Essentially the company has refused to release their  bank statements or what bank they’re working with, and fired the auditor they hired to demonstrate to the public that the project was legitimate before the auditor could finish their job. The reason? They said they were “too thorough.”

What’s the alternative? To get into stablecoins and why some of them aren’t up to scratch, we need to know how they work.

How Do Stablecoins Work?

Take your average crpytocurrency: If people suddenly start buying more of it, sellers start to slightly increase the price, often leading to a domino effect and crazy price swings that day traders make their living off of. It’s not uncommon for currencies to see a ten or fifteen percent price fluctutation in one day, something that would give stock traders a heart attack in the traditional markets.

With a stablecoin, the last thing you want is for your coin to move. If something goes wrong in the market, people will suddenly start buying more of the stablecoin, but it can’t change in value, that’s the thing. Market laws would usually dictate that slight increase in price happening immediately, but not here – the coin can’t budge or it doesn’t work. The USD has an inflation rate of around 2 – 3% which is much more manageable than crypto inflation/deflation.

To achieve this, stablecoins are backed by outside assets. Here are the three main strategies:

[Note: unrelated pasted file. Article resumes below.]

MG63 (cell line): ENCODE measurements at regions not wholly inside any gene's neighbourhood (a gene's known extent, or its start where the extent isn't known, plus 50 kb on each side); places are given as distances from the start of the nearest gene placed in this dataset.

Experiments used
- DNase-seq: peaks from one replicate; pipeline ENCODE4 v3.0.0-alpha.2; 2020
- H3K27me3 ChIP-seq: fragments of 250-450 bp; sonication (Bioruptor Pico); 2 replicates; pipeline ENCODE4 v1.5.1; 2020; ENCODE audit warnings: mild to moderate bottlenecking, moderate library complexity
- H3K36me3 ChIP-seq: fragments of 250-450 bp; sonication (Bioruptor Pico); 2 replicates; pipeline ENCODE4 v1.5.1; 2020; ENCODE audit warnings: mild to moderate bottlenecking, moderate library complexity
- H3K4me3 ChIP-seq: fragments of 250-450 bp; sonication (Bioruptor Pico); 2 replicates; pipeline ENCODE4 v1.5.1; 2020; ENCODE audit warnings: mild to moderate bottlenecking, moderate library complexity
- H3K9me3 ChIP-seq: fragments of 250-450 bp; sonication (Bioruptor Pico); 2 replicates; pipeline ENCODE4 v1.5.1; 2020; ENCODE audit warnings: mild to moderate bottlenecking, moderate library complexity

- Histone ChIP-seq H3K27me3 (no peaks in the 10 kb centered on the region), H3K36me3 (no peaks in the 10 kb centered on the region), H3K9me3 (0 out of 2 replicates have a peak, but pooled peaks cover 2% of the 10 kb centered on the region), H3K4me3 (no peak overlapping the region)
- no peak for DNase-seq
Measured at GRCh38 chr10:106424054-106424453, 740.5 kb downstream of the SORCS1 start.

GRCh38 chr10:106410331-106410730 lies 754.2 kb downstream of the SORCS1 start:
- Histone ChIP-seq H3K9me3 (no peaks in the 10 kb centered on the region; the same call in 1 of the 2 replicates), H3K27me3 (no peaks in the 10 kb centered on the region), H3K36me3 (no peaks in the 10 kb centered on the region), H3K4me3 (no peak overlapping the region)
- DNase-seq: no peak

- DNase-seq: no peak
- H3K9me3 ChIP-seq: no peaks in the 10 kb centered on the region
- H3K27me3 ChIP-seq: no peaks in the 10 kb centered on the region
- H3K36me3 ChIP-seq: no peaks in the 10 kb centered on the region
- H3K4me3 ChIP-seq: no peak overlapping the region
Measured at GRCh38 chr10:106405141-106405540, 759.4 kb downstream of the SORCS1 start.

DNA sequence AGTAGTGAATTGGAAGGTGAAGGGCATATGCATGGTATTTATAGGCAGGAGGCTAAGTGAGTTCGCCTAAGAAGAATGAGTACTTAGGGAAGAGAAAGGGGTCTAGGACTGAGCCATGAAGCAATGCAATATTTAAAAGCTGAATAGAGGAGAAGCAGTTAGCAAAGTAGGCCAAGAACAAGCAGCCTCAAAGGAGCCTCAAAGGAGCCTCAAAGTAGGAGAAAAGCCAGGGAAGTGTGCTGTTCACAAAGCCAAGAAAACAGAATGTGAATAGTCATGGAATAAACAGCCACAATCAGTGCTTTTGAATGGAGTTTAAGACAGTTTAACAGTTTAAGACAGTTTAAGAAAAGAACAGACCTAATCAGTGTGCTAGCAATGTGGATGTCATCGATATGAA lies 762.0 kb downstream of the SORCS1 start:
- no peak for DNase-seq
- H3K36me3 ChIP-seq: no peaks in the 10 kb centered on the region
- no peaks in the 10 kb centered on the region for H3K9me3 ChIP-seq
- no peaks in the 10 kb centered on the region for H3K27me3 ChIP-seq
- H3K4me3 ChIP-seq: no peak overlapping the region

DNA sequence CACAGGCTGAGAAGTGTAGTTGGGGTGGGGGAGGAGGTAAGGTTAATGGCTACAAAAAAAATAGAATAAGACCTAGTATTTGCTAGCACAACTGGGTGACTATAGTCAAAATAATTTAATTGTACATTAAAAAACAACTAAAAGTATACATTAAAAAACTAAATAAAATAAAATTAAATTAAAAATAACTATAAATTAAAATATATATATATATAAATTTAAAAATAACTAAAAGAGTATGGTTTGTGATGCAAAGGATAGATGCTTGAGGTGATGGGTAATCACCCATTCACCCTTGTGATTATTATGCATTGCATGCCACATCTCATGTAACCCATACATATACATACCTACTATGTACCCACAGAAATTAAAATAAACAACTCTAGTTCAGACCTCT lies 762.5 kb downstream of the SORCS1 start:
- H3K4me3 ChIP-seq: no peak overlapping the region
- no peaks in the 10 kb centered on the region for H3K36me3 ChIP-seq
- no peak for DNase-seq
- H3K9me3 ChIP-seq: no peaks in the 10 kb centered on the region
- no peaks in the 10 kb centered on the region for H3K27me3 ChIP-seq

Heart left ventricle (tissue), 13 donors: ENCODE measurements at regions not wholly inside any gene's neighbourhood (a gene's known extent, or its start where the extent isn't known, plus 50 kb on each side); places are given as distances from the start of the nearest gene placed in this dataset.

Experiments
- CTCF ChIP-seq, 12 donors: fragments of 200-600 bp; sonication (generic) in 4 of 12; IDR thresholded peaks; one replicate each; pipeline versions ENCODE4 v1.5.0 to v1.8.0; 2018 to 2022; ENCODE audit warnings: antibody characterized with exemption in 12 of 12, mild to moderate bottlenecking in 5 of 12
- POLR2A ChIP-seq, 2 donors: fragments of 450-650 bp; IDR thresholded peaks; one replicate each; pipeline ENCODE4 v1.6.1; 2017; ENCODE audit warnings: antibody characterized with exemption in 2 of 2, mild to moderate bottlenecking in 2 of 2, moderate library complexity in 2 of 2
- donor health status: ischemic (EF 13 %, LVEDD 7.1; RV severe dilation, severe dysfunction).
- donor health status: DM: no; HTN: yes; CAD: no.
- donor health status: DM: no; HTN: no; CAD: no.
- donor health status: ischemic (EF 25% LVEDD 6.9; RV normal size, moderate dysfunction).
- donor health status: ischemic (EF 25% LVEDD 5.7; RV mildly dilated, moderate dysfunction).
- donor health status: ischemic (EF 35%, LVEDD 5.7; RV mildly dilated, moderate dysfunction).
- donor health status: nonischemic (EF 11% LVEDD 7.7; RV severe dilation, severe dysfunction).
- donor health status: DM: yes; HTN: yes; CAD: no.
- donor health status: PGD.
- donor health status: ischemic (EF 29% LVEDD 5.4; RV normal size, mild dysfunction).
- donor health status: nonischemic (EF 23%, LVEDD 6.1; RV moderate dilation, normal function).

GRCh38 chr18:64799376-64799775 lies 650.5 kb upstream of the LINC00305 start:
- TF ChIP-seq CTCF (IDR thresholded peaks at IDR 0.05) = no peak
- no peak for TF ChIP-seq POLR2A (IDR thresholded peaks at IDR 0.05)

Fiat-collaterized: Stablecoin projects pegged to the value of $1 USD actually have $1 USD for each token. Tether claims to be fiat collateralized, but have refused to present evidence. TrueUSD are Tether’s main competitor, but the token didn’t have enough liquidity to remain stable after launch and ended up trading at $1.39 after being listed on Binance.

Not very stable!

Crypto-collateralized: This is what it sounds like – the currency is pegged to the value of another cryptocurrency. Maker, for example, is backed by Ether. The downsides of this are that it’s slow, complicated to maintain, and of course reliant on the continued existence of Ether as a valued asset. It is however a decentralized and transparent project, unlike competitors like Tether.

Non-collateralized: These tokens aren’t backed by anything, and instead use smart-contract-released algorithms to restrict or expand the supply to counter price fluctuation, much like a central bank does with fiat.

Coins are often pegged to the value USD or the value of gold, but it’s worth noting that other projects are commodity-collateralized as well.  Vault, for example, are collateralizing the value of their token with gold –  the token will be pegged to the USD but backed by gold bullion extracted by the company’s established gold mining operations, a commodity-collateralized solution that may prove promising.

How does it remain stable?

Smart contracts on the blockchain issue commands based on the data received that restrict or expand the supply of the currency, much like a central bank does with fiat currency (but on a blockchain, because blockchains make everything better, am I right?)

While many projects are centralized, which to some defeats the purpose of cryptocurrency, others are decentralized and operate purely on pre-programmed smart contracts. It remains to be seen how the stablecoin experiment will work out and which method will end up being the most succesful, but one thing is for sure – the closer we get to introducing a trustworthy stablecoin to the market, the closer we get to mainstream adoption, which is great for idealists and moon-bound lambo enthusiasts alike.

remember: Crypto is coming!

Interested in other cool crypto posts….check out Mining Wars: Bitmain vs Dragonmint and The Price of Bitcoin vs Cost of Mining.